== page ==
- Don’t venture beyond your circle of competence i.e., things you understand. And don’t venture out because you cannot stand seeing others making money fast. Buffett said, “Nothing sedates rationality like large doses of effortless money.” Watch out of that risk of excessive irrationality that has already crept in.
- Allocate well. Most of your long-term money must be in equities, but don’t ignore the risks that come with equity investing and thus try to understand the downside before the upside. Always ask what could go wrong, and factor that while making your decisions.
- Realize that investing is mostly a losers’ game. So, to win, you must avoid losing. And how do you do that? Avoid making mistakes that get most people into trouble in investing, like trading a lot, borrowing to invest, investing into things you don’t understand, buying into bad businesses and managements, and buying what’s popular etc.
- Try to avoid big mistakes, but don’t fear making the small ones. I read somewhere recently that being right is the enemy of staying right. This is because being right makes you overconfident, which may lead you to big mistakes.
6. Good business expensive or bad business cheap?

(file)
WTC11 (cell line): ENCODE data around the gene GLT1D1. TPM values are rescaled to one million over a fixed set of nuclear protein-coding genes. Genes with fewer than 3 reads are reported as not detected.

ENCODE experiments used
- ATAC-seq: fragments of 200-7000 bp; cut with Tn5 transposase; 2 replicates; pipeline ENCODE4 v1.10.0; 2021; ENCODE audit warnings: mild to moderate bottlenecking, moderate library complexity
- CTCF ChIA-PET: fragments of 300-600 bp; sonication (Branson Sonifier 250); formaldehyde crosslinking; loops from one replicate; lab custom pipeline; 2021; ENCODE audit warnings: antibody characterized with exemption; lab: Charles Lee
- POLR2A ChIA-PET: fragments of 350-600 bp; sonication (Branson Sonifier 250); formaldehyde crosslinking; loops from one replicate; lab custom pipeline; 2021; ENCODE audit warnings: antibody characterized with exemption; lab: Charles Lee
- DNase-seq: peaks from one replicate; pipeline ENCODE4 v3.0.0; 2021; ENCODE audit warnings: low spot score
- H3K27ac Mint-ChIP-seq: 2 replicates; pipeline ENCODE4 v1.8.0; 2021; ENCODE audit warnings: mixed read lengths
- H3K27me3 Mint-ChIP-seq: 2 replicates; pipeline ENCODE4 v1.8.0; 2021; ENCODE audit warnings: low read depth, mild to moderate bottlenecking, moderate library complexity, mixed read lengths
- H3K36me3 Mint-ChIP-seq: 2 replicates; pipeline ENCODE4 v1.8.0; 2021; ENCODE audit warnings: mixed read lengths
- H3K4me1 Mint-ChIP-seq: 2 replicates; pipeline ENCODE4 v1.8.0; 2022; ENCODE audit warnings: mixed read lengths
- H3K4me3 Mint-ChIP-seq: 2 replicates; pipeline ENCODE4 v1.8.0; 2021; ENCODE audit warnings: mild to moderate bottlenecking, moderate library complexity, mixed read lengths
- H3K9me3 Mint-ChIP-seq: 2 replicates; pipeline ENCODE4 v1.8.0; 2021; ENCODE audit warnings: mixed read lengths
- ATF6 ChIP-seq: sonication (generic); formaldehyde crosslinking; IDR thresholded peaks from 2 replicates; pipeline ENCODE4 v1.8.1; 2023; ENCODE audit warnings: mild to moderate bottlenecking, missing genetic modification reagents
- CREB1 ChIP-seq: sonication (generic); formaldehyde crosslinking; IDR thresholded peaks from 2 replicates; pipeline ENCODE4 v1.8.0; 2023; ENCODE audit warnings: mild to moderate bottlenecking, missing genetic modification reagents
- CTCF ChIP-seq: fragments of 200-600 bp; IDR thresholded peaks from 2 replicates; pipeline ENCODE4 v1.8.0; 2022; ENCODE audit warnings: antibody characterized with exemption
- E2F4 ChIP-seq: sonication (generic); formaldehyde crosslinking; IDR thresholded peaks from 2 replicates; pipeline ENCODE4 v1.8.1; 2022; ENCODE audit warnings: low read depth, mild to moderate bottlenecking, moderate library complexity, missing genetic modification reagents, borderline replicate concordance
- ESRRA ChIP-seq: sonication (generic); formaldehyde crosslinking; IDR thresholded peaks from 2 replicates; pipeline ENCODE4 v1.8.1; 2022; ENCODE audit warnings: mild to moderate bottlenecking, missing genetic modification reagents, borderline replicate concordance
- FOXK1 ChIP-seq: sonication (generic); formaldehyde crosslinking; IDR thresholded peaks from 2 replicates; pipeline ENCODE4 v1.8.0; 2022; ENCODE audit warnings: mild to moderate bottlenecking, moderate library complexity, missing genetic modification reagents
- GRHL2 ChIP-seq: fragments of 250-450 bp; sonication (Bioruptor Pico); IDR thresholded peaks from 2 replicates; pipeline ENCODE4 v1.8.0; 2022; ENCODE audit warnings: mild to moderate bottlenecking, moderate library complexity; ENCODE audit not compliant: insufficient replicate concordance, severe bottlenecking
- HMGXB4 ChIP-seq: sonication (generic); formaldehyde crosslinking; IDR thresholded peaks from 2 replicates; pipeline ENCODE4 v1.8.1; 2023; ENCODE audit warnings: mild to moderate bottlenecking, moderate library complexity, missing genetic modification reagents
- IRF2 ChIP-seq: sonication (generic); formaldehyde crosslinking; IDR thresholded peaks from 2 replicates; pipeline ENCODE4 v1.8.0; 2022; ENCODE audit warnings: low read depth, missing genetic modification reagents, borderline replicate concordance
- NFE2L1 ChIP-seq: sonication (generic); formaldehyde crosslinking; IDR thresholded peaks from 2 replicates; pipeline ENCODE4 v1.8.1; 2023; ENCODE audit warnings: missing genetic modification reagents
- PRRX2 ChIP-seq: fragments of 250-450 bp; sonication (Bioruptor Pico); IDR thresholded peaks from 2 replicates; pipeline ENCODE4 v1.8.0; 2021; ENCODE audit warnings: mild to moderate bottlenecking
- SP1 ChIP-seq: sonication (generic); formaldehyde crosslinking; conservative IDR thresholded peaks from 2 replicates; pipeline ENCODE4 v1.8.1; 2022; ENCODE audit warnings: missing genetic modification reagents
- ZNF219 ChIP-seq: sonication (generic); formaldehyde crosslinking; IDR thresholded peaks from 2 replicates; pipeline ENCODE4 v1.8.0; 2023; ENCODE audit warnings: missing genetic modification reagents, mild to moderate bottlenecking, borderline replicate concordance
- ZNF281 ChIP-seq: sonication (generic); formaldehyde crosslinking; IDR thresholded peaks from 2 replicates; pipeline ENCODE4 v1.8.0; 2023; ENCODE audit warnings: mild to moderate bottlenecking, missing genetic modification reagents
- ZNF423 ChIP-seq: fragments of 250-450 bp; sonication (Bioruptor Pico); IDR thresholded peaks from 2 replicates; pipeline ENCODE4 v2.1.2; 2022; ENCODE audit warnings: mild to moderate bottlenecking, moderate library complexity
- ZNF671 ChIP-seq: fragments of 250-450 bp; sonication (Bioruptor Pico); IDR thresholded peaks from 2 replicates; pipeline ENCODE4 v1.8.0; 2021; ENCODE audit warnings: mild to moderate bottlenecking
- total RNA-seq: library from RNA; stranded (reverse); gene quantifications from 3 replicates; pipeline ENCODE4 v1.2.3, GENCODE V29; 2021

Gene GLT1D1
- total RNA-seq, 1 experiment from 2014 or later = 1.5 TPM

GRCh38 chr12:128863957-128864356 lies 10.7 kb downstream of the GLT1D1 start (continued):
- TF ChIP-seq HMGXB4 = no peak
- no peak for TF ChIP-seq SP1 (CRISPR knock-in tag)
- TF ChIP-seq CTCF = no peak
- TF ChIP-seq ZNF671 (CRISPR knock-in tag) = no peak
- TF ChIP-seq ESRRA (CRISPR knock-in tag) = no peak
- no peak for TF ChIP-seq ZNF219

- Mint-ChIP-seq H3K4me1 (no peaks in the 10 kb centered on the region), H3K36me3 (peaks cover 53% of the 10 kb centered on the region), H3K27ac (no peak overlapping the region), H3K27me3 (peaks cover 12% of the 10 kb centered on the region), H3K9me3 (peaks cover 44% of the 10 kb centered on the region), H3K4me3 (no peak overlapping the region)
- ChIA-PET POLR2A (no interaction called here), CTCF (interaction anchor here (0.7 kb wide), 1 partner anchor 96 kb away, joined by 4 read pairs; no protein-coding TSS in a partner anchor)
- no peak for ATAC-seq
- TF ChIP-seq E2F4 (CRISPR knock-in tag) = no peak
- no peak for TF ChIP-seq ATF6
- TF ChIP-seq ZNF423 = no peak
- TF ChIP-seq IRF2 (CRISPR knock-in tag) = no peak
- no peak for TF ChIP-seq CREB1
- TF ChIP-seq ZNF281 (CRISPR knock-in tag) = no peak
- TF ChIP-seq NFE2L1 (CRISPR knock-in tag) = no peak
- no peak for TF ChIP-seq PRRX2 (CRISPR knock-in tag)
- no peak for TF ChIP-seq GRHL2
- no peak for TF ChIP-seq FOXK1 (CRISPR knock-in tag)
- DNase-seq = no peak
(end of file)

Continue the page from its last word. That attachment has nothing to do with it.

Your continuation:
That’s simple! For me, it’s always about good quality business at reasonable valuations. If I’m not able to find them, I will keep searching instead of allocating money to bad businesses or managements just because those are available cheap. Cash provides options, so I would rather hold on to it when I don’t have a good use of it.
I have been hearing people now looking to chor (crooked) managements to benefit from the valuation arbitrage their companies provide. This reminds me of the game of Russian roulette where you have a gun with six chambers and just one bullet. Would you play the game if I offer you a few crore rupees? If you say no, you are smart because you will be rich on five occasions, but will become a statistic on the sixth – a statistic that the world won’t remember fondly.
Specific to investing with bad managements, I am reminded of Thomas Phelps who wrote in his book 100 to 1 in the Stock Market – “Remember that a man who will steal for you, will steal from you.” In short, I would avoid bad businesses and bad managements at any valuations.